When you and I live out of this truth, we become free. In your case, you will become free to say “no” when you are invited to serve. You will become free to not pray all of the prayers or all of the devotions that other people might be doing. You will be free, not to quit everything, but to quit some things. 

In fact, I wonder if that isn’t what God is asking you to do in your exhaustion: remember who’s you are, remember who you are, and to simply do less as a beloved child of the Father. 

Father Michael Schmitz is director of youth and young adult ministry for the Diocese of Duluth and chaplain of the Newman Center at the University of Minnesota Duluth. 

Father Richard Kunst: Did Jesus banter with the Apostles?

Is verbally “slamming” someone a sin? It certainly can be, but often it can be done in jest to make a point with a slight sense of humor. I have to admit that this is something I do pretty often. I was brought up in a family in which humorous banter and verbally slamming someone was the typical form of communication and entertainment.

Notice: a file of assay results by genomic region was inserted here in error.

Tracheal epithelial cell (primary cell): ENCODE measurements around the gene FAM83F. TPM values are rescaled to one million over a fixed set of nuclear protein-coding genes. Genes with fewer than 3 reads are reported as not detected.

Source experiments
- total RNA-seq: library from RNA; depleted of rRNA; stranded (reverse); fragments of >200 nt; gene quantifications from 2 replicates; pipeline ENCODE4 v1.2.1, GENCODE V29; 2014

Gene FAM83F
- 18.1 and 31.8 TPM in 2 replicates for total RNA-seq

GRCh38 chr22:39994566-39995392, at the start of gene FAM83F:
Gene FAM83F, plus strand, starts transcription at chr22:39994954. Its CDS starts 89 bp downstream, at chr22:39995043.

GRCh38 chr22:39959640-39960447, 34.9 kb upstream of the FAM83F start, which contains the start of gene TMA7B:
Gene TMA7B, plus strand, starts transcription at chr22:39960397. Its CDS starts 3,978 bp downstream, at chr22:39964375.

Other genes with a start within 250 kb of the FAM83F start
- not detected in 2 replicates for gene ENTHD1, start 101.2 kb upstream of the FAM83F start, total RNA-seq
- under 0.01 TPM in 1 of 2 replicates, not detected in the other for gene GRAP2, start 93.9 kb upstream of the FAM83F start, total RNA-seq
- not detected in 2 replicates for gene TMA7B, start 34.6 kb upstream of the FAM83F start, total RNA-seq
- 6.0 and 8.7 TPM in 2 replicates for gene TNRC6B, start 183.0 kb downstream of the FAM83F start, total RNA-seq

Father Richard Kunst

In my work with our former bishop, now Archbishop Dennis Schnurr, bantering and an occasional verbal slam was typical and all done in fun. I can still hear him saying, “Father Kunst, you have a marvelous grasp of the obvious!” Or if I didn’t know something, he would say, “Father Kunst, that is willful, culpable ignorance!” 

Banter like that can be very humorous and sometimes with an edge so as to make a point. It can easily become sinful if it is meant to hurt a person, but it certainly does not have to be that way.